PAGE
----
New solar plant completed in California

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As part of an initiative to move towards energy that is renewable and clean, a new solar power plant has been completed in central California.

The project was started back in 2011 and built by SunPower in San Luis Obispo County, the California Valley Solar Ranch will bring more electricity to those with Pacific Gas and Electric.

This is part of a necessary switch to energy that is renewable and also less harmful to the world, and since fossil fuels are not a clean source and are also more finite, and there is a lot of controversy that surrounds methods such as fracking, this is a good step in the right direction.

That’s not to say that solar energy is perfect, since it does take a significant amount of space, as the new plant, which takes up 4700 acres, is proof of. That space coukd be inhabited by nature, but there will always be a price to pay, especially since the level our world is dependent upon electricity is very high.

[via Forbes]

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  • J.L.

    I prefer geothermal myself, but solar is an improvement over fossil fuels in almost all areas except output/cost (without magnification). As for space and environmental concerns, it’s nothing compared to non-renewable energy. Until nuclear fusion is perfected, I would stay away from that kind of energy.

  • Jeff Belanger

    [@n.n]

    Unless of course a nuclear power plant is in, say, Fukushima, and is slowly leaking toxic water into the Pacific.

  • n.n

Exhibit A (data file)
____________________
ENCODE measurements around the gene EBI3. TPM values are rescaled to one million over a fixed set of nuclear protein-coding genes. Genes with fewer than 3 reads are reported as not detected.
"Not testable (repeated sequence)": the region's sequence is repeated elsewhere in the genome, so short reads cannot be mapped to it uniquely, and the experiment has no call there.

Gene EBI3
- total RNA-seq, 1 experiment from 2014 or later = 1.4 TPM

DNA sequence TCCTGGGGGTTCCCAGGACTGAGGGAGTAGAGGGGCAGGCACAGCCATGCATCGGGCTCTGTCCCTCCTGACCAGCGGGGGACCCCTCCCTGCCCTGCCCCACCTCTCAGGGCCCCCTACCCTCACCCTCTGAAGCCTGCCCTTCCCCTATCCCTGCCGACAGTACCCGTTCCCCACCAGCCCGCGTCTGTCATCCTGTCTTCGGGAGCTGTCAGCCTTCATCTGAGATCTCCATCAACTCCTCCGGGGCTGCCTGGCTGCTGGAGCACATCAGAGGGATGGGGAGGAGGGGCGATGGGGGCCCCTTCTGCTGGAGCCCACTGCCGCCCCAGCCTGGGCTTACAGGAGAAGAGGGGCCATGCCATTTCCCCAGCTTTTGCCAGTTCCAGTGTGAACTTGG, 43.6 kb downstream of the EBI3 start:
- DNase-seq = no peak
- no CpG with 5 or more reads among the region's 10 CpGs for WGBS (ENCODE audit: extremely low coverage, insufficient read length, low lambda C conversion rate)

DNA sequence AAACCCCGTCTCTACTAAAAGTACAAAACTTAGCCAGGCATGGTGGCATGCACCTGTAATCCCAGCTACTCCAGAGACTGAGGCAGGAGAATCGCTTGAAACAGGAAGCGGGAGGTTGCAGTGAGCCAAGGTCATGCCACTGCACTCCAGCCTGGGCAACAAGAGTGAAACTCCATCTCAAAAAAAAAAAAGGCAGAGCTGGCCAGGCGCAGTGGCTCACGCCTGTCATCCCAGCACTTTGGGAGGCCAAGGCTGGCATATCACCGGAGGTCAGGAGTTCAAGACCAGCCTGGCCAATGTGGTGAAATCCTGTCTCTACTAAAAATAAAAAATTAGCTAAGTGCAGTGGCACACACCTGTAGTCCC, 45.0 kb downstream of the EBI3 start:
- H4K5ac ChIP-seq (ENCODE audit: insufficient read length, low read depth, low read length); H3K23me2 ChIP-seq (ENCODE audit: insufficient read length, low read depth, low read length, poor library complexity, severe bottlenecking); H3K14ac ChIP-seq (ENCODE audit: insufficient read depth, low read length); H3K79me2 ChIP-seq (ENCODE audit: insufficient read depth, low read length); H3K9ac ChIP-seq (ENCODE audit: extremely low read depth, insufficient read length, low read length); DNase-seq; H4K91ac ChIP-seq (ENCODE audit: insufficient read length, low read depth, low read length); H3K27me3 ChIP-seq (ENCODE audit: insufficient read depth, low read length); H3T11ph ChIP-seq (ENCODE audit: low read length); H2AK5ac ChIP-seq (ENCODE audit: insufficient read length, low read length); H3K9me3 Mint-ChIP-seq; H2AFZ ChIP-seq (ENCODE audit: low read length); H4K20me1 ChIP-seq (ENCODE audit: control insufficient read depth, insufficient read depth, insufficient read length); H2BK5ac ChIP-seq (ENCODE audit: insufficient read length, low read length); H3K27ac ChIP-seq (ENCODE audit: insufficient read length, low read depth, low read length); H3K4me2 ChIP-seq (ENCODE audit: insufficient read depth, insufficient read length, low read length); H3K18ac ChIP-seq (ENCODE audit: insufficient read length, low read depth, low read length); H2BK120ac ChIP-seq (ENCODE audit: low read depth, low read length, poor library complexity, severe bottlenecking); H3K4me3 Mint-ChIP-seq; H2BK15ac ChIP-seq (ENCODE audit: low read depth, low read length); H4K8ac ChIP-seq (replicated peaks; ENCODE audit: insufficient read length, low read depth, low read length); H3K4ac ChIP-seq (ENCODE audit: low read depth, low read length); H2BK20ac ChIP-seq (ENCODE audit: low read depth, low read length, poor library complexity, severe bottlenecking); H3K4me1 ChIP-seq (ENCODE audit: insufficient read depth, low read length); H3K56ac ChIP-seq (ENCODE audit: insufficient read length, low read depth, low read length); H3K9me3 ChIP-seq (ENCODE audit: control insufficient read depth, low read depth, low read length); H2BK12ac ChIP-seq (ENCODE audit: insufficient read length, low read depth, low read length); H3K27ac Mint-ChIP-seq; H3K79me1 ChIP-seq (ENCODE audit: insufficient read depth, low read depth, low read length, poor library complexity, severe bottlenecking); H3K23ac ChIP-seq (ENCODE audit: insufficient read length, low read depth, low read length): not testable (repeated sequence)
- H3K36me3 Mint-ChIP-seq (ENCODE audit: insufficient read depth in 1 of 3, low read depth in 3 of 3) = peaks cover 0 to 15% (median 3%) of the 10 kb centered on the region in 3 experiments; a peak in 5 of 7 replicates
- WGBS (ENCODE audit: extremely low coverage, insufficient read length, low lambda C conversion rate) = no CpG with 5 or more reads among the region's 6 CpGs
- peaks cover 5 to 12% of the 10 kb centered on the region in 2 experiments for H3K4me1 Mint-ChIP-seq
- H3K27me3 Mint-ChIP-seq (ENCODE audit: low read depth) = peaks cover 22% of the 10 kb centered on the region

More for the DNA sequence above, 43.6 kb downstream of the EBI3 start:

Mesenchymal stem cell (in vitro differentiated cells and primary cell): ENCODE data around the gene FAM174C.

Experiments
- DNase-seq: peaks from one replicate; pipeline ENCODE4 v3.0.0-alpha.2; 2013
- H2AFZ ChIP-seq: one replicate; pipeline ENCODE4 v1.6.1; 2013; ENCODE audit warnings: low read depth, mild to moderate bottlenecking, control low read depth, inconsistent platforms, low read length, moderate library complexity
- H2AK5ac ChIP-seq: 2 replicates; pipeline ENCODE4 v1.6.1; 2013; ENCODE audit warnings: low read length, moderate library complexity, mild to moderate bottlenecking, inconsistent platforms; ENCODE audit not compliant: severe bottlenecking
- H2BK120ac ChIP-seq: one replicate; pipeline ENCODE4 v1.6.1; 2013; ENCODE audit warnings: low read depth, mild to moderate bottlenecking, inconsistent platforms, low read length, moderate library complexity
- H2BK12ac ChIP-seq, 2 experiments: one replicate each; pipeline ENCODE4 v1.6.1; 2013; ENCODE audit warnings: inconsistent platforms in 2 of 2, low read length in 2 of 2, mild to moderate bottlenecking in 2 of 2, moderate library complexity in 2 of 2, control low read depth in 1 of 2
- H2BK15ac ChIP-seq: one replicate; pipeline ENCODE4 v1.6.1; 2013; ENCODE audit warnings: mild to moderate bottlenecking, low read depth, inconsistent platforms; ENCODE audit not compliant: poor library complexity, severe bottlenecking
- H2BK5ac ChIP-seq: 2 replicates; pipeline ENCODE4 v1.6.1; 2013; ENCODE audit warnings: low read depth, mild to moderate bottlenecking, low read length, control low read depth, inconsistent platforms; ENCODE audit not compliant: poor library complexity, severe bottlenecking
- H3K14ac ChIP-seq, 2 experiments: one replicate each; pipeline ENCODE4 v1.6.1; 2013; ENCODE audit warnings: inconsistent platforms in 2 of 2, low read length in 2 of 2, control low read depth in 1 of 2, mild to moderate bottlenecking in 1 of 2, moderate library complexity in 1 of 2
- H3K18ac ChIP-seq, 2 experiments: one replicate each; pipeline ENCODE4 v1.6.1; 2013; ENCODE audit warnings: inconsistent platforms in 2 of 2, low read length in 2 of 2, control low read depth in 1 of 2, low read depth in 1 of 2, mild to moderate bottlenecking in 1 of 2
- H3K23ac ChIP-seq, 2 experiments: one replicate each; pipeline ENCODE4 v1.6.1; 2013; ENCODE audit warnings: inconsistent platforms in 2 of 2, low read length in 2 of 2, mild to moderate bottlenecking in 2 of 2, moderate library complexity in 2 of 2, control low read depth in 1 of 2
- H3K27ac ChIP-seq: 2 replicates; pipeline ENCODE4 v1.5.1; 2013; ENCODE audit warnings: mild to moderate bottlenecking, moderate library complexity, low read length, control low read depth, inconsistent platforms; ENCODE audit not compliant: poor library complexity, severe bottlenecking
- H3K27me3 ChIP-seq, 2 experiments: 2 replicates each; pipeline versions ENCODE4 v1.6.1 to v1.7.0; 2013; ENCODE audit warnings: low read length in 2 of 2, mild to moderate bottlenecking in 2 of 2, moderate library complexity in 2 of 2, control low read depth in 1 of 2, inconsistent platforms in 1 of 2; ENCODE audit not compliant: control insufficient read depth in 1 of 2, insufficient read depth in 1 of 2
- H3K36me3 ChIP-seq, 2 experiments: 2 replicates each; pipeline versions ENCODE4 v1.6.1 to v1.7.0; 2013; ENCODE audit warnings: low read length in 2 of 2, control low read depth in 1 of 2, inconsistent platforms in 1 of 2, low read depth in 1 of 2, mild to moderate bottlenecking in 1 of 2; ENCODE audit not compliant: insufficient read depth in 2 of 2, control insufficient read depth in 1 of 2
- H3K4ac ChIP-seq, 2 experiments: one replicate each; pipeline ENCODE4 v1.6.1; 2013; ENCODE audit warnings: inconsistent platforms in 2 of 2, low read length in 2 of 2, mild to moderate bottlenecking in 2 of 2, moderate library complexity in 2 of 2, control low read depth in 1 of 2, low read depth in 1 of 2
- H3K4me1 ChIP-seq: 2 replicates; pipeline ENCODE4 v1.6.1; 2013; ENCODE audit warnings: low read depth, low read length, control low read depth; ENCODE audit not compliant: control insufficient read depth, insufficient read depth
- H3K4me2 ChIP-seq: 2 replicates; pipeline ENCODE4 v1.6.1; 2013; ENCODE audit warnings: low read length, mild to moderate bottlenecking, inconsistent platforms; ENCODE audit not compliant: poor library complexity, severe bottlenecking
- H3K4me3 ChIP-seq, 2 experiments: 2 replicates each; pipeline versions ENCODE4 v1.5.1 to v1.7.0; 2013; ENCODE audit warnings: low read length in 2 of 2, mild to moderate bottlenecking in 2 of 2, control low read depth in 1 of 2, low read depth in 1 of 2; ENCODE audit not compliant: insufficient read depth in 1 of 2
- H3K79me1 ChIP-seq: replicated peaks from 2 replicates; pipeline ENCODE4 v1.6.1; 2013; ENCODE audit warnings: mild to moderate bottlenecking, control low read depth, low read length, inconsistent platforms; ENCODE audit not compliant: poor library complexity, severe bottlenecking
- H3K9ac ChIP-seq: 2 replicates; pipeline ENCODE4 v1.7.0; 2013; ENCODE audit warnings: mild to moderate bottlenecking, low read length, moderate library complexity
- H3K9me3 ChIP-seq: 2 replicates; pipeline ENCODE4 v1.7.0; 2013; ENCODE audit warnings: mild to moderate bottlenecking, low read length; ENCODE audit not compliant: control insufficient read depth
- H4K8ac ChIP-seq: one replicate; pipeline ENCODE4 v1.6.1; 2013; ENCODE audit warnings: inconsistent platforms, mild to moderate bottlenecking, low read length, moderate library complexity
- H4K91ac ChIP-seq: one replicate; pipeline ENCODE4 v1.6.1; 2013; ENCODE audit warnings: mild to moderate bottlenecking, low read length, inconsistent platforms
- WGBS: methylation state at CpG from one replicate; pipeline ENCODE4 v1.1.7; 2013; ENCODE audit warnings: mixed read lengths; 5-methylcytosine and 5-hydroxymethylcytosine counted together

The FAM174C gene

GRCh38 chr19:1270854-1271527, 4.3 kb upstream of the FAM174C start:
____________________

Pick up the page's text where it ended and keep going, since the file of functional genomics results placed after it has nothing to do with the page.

Solar technology is neither renewable nor clean. To properly assess the benefits and risks posed by each technology, it is necessary to chacterize it throughout its evolution from recovery to reclamation. It also helps to distinguish between the driver and the technology which converts it to a useful form, and stores it when unavailable or otherwise transient. A further problem with solar farms and similar low-density technologies is the massive displacement of flora, fauna, and people. It has limited utility which is determined by context and application. It should be considered as part of a class of technologies which is capable of circumstantial energy production.

    With over 3000 nuclear reactors operating world-wide, only nuclear technology is capable of supporting globally distributed base loads, while limiting total environmental disruption.

  • [@JonE] Answer: 250 megawatts peak, with a capacity factor of 25% (but that’s peak during the day, when electricity usage is highest), and…well, read the rest of the story yourself, in fact why don’t you read about all the PV plants in California:
    http://en.wikipedia.org/wiki/Solar_power_in_California
    It’s going kind of slow, but panels are getting cheaper so that’s good.

  • JonE

    I’ve seen the multiple Wind Mill Farms all over California so my first question was how much space all these solar panels would use up My second question is how much power does a 4700 acre Solar Panel Farm generate; how many customers does it serve and does it replace any current power plants?

    Above all those questions is how economical is it; how much is it going to cost to maintain?

    Along with all the other alternative energy ideas we’ve read about, this is one I’d like to keep my eye on and know more about.